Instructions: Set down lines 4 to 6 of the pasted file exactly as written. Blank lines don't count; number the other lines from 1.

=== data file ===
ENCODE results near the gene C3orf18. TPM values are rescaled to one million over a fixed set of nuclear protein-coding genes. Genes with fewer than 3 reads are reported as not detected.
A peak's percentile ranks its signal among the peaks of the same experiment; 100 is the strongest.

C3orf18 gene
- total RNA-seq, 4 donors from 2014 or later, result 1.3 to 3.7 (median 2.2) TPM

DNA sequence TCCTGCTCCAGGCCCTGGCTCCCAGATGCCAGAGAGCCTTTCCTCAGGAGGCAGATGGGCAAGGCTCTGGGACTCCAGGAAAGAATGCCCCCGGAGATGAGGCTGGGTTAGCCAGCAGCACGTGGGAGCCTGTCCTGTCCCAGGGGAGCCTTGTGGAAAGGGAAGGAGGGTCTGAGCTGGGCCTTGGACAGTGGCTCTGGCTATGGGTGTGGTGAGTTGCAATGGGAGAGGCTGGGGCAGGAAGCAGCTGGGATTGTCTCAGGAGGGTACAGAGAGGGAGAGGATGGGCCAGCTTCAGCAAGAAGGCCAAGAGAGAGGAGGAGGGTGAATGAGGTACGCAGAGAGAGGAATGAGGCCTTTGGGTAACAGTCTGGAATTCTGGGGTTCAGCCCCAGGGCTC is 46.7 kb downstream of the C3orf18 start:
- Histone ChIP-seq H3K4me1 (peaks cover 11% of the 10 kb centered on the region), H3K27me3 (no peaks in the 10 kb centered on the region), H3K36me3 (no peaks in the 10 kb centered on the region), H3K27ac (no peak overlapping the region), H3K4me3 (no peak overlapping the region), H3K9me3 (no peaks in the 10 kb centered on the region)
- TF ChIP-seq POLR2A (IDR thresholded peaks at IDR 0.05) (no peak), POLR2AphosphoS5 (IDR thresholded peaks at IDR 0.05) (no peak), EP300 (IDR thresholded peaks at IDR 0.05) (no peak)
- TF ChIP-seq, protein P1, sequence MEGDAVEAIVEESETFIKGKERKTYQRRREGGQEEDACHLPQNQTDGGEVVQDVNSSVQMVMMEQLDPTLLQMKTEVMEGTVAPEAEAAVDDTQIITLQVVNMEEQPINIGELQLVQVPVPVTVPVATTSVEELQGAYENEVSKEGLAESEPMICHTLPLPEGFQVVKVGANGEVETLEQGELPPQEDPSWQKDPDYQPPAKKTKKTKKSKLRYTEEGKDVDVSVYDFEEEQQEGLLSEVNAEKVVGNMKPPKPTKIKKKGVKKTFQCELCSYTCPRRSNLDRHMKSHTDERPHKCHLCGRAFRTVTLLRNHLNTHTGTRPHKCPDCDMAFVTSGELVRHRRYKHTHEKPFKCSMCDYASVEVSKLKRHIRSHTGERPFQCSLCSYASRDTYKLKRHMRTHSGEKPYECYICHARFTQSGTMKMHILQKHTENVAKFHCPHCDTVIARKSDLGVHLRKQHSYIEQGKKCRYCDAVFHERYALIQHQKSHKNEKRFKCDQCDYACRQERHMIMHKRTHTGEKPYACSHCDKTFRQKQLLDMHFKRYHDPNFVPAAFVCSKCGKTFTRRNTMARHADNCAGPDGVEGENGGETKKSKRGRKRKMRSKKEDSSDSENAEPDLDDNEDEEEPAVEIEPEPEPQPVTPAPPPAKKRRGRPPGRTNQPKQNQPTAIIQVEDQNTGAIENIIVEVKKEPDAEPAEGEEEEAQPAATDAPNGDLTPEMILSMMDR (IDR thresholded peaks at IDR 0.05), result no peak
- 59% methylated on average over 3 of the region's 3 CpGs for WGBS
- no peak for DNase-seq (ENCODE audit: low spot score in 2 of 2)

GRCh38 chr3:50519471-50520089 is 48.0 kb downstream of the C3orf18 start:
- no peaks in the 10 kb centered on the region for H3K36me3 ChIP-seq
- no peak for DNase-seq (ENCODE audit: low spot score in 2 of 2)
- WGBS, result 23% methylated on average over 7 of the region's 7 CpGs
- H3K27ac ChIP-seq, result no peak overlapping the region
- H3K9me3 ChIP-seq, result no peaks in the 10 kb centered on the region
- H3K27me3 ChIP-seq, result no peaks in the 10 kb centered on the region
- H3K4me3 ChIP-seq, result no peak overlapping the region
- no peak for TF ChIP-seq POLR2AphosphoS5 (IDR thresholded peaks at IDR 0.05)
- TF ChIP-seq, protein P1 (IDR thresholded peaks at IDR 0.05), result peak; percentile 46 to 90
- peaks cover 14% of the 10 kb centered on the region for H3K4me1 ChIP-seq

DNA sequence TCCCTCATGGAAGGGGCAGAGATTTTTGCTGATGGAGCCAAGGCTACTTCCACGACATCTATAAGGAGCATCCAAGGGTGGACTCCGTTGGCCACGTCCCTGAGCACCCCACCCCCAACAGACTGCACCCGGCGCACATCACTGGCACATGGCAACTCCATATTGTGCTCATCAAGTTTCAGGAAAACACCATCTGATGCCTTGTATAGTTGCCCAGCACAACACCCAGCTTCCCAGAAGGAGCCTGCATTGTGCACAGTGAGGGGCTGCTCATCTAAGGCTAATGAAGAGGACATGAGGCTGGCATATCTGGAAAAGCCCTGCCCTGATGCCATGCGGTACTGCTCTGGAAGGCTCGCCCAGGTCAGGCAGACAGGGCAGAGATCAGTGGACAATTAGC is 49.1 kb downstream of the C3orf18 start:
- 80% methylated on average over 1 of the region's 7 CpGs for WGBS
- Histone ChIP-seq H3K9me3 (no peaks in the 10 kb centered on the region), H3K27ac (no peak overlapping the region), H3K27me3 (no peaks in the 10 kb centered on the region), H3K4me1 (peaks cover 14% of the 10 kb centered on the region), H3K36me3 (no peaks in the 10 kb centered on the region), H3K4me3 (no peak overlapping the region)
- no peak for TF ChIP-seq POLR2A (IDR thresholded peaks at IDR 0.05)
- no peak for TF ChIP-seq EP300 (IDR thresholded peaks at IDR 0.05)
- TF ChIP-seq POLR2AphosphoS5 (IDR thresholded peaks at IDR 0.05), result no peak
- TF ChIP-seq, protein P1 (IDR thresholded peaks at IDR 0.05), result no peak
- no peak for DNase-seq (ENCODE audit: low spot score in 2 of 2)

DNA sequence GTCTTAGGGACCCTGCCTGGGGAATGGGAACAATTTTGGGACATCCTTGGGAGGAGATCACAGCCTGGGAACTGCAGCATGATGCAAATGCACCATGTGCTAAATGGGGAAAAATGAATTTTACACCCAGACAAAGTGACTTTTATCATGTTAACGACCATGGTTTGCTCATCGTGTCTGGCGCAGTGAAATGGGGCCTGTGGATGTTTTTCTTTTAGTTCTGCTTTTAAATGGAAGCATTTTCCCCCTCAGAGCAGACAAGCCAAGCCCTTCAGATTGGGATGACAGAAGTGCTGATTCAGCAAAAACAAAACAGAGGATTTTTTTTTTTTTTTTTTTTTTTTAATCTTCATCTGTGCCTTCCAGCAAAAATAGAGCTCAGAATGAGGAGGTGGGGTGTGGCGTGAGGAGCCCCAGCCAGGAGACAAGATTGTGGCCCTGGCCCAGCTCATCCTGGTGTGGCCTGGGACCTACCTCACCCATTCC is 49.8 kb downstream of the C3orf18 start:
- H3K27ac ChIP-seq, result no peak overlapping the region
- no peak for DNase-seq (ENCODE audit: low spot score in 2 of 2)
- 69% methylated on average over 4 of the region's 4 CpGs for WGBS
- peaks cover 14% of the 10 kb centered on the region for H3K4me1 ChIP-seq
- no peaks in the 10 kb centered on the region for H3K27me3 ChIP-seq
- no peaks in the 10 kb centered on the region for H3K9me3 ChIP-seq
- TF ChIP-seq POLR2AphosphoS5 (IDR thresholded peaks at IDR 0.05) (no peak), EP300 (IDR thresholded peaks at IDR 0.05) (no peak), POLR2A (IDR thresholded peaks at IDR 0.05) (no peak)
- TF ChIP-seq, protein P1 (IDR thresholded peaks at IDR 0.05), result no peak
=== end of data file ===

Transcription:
- total RNA-seq, 4 donors from 2014 or later, result 1.3 to 3.7 (median 2.2) TPM

DNA sequence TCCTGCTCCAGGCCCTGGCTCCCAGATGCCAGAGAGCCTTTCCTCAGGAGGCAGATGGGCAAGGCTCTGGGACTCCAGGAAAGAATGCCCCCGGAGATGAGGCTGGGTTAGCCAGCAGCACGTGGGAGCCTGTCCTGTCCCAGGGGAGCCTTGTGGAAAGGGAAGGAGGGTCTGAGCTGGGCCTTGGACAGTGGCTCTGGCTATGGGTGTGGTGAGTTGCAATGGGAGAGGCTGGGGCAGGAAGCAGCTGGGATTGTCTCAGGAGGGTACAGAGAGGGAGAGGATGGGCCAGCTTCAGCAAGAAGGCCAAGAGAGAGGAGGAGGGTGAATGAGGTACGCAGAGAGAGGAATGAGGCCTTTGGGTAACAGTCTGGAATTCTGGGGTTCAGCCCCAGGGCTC is 46.7 kb downstream of the C3orf18 start:
- Histone ChIP-seq H3K4me1 (peaks cover 11% of the 10 kb centered on the region), H3K27me3 (no peaks in the 10 kb centered on the region), H3K36me3 (no peaks in the 10 kb centered on the region), H3K27ac (no peak overlapping the region), H3K4me3 (no peak overlapping the region), H3K9me3 (no peaks in the 10 kb centered on the region)